Thursday, 29 October 2009

Extending the parameters of my “1000 words a day” challenge

Starting in June of 2007 I set myself the goal of reading 1000 words a day from the geologic literature. The reason I chose to do this was the fact that I had a huge pile of papers I needed to read, and hadn’t been making the time to read any of it. Since then there have been numerous days in which I forgot and had to start over. My count has ranged from a low of accomplishing it two days in a row before missing a day to a high of 118 days in a row (my current count is at 42 days, which is the record for the 113 day period since arriving in Europe to commence my first post-doc position). Last night as I was finishing up my evening yoga in preparation for going to sleep I realized that I’d not yet read my 1000. I further realized that my computer and all paper copies of journal articles and textbooks I currently have in my possession were across the street in my office (I love my 2-minute commute to work!). I considered walking back over to do my 1000, but then I thought about the spirit of the rule. The goal was go get me to read a little bit, every day, so that I actually made progress and stayed current with my self-learning.

One of the things I’m doing here, in addition to my experiments, is taking classes in the local language. I’m dutifully doing my homework each day before it is due, but I’ve not been making much additional effort towards actually learning this language. All of my colleagues are so fluent in English that I can speak at my normal high rate of speed, so I don’t *need* to learn the language to do my job. Likewise when at the market it is easy enough to use the phrase I’ve memorized for “half kilo” and point, and then look at the numbers printed on the cash register to work out how much to pay. Again, I don’t *require* the local language to live my life here. Yet, it would be nice.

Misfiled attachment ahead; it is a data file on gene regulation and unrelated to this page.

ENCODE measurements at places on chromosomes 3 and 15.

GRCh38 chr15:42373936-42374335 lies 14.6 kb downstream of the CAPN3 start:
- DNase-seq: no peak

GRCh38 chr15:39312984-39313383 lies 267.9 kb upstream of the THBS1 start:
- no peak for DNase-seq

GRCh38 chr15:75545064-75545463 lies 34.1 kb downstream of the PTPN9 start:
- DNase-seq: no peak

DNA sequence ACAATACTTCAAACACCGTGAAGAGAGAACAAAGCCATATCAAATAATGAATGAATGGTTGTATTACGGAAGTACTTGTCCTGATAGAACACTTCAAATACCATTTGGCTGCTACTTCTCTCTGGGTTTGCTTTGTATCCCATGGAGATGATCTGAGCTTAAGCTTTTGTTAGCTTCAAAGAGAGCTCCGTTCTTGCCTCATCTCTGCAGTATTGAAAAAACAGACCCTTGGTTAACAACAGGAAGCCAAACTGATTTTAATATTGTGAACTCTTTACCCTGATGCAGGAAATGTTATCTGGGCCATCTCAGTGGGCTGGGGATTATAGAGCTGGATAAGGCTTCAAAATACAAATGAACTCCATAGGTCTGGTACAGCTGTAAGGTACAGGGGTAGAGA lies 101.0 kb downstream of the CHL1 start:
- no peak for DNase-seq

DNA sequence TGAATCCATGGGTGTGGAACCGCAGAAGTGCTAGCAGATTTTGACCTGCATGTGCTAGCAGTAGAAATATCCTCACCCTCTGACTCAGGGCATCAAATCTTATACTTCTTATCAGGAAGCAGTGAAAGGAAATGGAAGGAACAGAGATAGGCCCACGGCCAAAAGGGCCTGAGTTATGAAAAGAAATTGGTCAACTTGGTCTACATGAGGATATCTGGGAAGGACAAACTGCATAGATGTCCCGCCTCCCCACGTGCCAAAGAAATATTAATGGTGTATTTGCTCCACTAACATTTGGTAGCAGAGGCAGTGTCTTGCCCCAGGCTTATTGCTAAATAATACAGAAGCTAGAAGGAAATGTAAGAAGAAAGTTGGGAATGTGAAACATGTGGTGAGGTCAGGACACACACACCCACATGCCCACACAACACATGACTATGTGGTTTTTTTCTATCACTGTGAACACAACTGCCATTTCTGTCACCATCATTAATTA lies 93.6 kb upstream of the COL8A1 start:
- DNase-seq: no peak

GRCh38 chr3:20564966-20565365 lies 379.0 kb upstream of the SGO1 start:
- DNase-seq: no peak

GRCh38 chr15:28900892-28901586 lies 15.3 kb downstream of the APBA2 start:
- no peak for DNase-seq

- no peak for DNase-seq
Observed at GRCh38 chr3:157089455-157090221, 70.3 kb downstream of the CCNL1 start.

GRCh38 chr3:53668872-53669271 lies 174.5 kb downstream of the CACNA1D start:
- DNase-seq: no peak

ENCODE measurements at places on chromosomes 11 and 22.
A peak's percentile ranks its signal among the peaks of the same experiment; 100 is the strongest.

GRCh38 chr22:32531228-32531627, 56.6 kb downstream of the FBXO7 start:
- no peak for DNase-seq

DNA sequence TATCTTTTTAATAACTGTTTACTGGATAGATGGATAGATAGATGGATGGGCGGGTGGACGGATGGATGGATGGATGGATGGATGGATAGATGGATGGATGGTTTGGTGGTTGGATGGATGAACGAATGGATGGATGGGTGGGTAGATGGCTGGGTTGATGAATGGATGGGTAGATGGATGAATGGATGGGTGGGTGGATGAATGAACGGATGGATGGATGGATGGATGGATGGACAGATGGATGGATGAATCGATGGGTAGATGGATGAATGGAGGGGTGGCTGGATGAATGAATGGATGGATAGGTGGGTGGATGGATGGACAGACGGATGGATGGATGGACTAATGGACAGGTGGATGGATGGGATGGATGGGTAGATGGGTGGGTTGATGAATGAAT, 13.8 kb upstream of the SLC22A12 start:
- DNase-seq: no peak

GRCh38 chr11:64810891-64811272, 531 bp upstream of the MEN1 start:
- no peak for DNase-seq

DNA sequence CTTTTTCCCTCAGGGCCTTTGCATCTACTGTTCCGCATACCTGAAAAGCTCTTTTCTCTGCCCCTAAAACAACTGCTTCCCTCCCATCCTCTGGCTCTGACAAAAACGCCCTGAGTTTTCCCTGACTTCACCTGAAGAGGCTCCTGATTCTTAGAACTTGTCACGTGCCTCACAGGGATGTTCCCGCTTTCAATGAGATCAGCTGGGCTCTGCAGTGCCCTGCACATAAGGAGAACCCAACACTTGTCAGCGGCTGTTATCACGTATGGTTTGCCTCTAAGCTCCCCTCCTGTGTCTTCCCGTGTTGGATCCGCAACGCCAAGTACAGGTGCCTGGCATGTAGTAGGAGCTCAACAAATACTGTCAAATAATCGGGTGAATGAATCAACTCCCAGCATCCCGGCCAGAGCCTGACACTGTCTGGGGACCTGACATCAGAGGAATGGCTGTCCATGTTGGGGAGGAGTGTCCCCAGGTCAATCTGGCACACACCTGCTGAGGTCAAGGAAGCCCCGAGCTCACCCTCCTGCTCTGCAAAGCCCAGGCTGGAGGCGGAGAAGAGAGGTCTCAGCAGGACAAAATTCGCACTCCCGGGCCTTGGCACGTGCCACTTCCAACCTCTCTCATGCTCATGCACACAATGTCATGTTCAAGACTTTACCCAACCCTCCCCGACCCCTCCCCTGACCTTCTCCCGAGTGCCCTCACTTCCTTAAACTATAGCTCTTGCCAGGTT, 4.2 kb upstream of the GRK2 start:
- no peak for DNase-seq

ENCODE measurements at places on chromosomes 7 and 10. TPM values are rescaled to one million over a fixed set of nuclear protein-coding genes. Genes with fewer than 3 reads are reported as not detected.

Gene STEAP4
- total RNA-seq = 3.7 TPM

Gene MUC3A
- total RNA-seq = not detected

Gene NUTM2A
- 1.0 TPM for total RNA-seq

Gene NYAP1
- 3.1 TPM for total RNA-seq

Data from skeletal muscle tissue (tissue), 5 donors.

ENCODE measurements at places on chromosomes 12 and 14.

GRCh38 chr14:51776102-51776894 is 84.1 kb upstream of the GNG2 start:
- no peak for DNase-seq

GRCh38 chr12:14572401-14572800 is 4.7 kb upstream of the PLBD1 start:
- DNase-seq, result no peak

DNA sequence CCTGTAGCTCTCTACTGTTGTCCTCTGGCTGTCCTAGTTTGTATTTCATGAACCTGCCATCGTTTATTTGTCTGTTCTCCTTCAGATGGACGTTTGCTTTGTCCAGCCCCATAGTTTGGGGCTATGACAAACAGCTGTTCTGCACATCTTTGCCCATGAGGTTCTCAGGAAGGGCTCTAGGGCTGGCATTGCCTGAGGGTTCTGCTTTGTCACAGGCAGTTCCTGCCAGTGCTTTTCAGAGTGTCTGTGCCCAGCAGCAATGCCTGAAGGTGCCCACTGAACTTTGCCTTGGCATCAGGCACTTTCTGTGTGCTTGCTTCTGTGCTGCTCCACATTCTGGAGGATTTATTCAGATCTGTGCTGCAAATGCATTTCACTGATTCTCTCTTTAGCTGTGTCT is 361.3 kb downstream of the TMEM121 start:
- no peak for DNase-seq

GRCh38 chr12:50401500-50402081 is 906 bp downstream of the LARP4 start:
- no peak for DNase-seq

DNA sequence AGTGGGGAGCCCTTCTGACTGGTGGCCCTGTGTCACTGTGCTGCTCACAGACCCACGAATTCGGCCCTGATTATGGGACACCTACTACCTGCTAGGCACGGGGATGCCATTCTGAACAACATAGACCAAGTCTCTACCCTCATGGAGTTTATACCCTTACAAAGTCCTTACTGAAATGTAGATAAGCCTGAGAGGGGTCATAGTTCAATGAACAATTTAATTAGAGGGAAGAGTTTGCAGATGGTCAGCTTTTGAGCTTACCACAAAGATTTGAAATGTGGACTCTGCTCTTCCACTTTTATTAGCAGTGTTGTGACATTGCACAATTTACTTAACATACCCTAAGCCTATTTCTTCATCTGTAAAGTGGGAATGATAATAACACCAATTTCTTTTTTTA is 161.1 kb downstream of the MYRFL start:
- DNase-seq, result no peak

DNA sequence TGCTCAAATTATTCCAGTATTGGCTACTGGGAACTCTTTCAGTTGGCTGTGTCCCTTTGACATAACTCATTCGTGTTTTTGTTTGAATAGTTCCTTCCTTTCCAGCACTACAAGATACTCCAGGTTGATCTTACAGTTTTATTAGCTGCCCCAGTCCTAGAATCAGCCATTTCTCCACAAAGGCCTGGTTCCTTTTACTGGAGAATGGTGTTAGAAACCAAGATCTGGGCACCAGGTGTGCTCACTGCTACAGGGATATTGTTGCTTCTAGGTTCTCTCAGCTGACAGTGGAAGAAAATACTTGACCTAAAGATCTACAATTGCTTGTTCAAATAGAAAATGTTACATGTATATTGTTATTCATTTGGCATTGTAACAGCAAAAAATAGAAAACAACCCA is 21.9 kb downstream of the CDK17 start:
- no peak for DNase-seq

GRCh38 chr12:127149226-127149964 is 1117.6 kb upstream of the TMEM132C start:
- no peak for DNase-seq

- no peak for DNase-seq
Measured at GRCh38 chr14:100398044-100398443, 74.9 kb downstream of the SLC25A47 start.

Therefore, I have expanded my “1000 words a day” to now be either read (at least) 1000 words of geologic literature in my own language, or spend 20 to 30 minutes translating something. One of my favourite books as a child was Anne of Green Gables . I have read, and re-read that book on numerous occasions. I also own copies of it translated into other languages. I purchased the version in the local language soon after I arrived. Prior to last night I’ve only “read” it—by which I mean open the book and look at every word, forming the sounds they make (either in my head or out loud, depending on if another is present), and looking for words which I can understand due to their similarities to the English equivalent. There are just enough of these that I am able to tell where in the story I am based on my memory of the original text. However, while doing this helps me to get a slight feel for the flow of this language, I’m not learning much. Therefore last night I went back to the beginning and actually took the time to write down each word I wasn’t positive I understood, and looked it up in my dictionary. The first two sentences of the story are long and complex and a half an hour elapsed while I looked up the 23 words I didn’t already know. I then read them out loud once straight through, then again phrase by phrase; pausing to state the English equivalent of each before reading the next phrase. It didn’t help me learn new thing in my primary field, but alternating this technique now and again with my normal 1000 a day will help me better fit into this country in which I’ll be living for another year and a bit, and so, I am happy with this change to the “rules” of the game I’m playing with myself.

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